2014 Porsche Cayman S road test: Even better than a 911?

2014 Porsche Cayman S

2014 Porsche Cayman S

A recent week with the exciting, third-generation 2014 Porsche Cayman S brought forth a nagging question from the dusty recesses of my mind, a question which might have branded me as a know-nothing heretic only a short time ago. Do you really need or want  the more expensive and more often coveted Porsche 911?

To the bosses in Germany, the answer no doubt is a resounding “Yes, ” and they have the sales figures to prove it. To the serious race teams who have taken the 911 and its variants to countless victories in races and rallies around the world, the answer is, “Of course.” To the status seekers — sports-car-loving doctors, lawyers,  trust-fund babies and others financially well endowed — the answer goes something like this. “We can afford the best, so that’s what we buy.”

Far be it for me to challenge the wisdom of those people, so let’s narrow the discussion a bit. Is the Porsche 911 the best choice for a person who will be driving daily, mostly on public roads and seldom, if ever, on a racetrack?

Considered in that context, I think the argument can be made that the Cayman coupe and its fraternal twin, the Porsche Boxster roadster, are the better and, for most amateurs, probably the best choices.

The 911 began life more than 50 years ago and was an evolution of the Porsche 356 that traced its roots back to the Volkswagen Beetle. With a rear-engine,  short wheelbase, a light front end and tricky rear suspension, the 911 could be a handful to drive for an enthusiastic, but unskilled driver.

The Carrera Red leather interior adds an elegant dimension to the Cayman S.

The Carrera Red leather interior adds an elegant dimension to the Cayman S.

Over the years, engineers and advanced electronics have challenged the laws of physics and turned the 911 from a skittish, sometimes scary coupe or convertible into an easy driver with tremendous athletic prowess. To a buyer, the scariest thing about the Porsche 911 experience is now likely to be a price that can spiral well into six figures.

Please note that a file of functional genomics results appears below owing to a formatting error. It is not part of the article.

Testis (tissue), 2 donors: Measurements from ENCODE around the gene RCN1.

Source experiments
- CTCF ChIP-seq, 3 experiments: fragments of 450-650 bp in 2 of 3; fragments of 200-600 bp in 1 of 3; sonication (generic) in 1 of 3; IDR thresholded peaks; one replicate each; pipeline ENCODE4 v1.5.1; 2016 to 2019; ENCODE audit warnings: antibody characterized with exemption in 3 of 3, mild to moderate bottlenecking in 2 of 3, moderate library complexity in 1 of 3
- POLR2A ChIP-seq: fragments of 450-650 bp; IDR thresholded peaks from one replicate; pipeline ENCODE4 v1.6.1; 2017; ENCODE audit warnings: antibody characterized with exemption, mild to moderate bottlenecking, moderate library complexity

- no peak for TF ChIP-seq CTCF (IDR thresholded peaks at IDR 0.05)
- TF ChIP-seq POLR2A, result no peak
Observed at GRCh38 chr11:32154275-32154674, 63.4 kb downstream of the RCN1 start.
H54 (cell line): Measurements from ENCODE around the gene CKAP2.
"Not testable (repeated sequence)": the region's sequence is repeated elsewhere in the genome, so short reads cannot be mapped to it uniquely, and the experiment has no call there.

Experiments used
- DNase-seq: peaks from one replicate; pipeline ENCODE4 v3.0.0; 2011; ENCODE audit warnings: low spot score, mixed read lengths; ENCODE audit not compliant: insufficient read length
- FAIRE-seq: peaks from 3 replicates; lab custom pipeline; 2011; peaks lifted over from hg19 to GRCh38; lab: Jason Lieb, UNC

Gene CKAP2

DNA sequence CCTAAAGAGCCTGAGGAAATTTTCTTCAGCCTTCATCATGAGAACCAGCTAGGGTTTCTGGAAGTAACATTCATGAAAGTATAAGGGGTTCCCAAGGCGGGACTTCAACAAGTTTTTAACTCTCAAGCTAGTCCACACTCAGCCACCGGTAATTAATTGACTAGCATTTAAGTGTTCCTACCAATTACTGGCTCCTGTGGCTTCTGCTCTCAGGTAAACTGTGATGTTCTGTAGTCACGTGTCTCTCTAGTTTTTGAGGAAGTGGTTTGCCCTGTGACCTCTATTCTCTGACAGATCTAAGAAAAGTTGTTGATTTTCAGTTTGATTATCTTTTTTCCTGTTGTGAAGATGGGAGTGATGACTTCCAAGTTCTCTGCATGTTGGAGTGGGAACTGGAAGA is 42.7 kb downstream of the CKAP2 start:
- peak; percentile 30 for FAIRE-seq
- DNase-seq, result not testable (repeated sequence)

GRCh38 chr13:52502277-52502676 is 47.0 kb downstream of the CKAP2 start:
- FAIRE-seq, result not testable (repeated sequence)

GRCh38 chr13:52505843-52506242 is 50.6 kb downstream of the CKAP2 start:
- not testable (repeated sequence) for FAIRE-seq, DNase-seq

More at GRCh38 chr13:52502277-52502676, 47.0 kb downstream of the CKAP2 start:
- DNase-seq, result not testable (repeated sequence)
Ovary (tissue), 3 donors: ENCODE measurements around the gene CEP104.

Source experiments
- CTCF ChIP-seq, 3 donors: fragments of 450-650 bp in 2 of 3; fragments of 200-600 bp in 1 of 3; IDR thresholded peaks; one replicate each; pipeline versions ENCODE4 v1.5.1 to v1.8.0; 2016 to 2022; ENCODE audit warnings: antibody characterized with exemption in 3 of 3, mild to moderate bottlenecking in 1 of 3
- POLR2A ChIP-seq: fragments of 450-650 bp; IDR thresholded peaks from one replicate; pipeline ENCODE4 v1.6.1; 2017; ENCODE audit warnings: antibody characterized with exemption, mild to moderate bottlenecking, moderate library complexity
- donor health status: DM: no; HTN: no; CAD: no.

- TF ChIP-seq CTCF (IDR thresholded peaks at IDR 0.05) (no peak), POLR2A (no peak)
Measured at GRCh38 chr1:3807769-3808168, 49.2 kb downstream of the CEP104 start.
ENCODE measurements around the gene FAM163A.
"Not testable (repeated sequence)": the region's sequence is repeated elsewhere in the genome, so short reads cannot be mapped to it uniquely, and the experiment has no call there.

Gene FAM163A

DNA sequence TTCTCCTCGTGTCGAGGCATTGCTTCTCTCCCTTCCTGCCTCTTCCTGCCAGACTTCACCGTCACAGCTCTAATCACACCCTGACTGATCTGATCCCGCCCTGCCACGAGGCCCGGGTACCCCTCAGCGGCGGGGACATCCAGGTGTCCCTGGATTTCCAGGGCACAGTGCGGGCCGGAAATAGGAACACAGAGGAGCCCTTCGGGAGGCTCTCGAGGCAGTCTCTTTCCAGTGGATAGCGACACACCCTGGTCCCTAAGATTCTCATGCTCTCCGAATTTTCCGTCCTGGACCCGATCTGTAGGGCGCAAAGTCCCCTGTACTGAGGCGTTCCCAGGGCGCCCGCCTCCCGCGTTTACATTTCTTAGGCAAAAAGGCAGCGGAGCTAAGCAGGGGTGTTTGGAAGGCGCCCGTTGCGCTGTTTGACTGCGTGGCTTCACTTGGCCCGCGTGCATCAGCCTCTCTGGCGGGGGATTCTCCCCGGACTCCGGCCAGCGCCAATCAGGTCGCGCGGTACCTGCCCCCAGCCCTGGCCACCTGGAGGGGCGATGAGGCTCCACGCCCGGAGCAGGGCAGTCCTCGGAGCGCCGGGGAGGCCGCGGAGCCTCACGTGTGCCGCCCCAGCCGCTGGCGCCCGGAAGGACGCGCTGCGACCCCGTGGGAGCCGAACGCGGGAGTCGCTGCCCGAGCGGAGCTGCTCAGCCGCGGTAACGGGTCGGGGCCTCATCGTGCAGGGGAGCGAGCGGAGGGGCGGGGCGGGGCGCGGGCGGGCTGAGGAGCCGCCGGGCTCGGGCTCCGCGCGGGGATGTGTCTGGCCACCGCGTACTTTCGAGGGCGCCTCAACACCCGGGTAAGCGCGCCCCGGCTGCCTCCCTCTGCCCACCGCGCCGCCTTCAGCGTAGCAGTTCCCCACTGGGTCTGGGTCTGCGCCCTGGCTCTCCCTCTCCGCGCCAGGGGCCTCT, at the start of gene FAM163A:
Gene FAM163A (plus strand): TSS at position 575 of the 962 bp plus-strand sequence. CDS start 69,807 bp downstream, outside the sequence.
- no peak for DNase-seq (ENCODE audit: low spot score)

On the other hand, the Porsche Cayman began life in 2006 as a coupe alternative to the Boxster, which was born a decade earlier. These two-seaters were engineered from the start for perfect balance with their horizontally-opposed six-cylinder engines placed amidships. The power is transmitted through the rear wheels, the steering is perfectly weighted and superbly responsive, and the huge brakes are always ready to scrub off the kind of excessive speed that gets the heart pounding.

It just doesn’t get much better than that. But, before we get into the details of the Cayman S, which also carries a pulse-quickening price, allow me an additional observation.

The thing that has always amazed me every time I have gotten behind the wheel of a Porsche sports car over the past three decades is how deeply the soul-satisfying Porsche DNA is baked into each and every Porsche sports car — Cayman, Boxster or 911.

Despite the basic differences in their construction, and all of the improvements one would expect from a car as it passes from generation to generation, the feel from behind the wheel is immediately familiar. The seating, the positioning of the steering wheel, the way the hand falls naturally to the manual gear shift lever, the precise shifter travel, the unique sound from a flat-six engine — you simply know immediately that you are in a Porsche and nothing else really comes close.

Now, on to the specific subject at hand. Think of the 2014 Porsche Cayman S as a base Cayman on steroids.  There are numerous differences between the two coupes, but only one that truly sets them apart.

That’s right, the engine.

The Cayman S has a 3.4-liter, flat-six engine that generates 325 horsepower and 272 pound-feet of torque. Porsche testers say it will scream from a stop to 60 mph between 4.4 and 4.7 seconds, depending on which transmission it is teamed up with.

The lesser Cayman has a 2.7-liter flat-six engine that develops 275 horsepower and 213 pound-feet of torque and will race from a stop to 60 mph between 5.1 and 5.4 seconds depending on the transmission.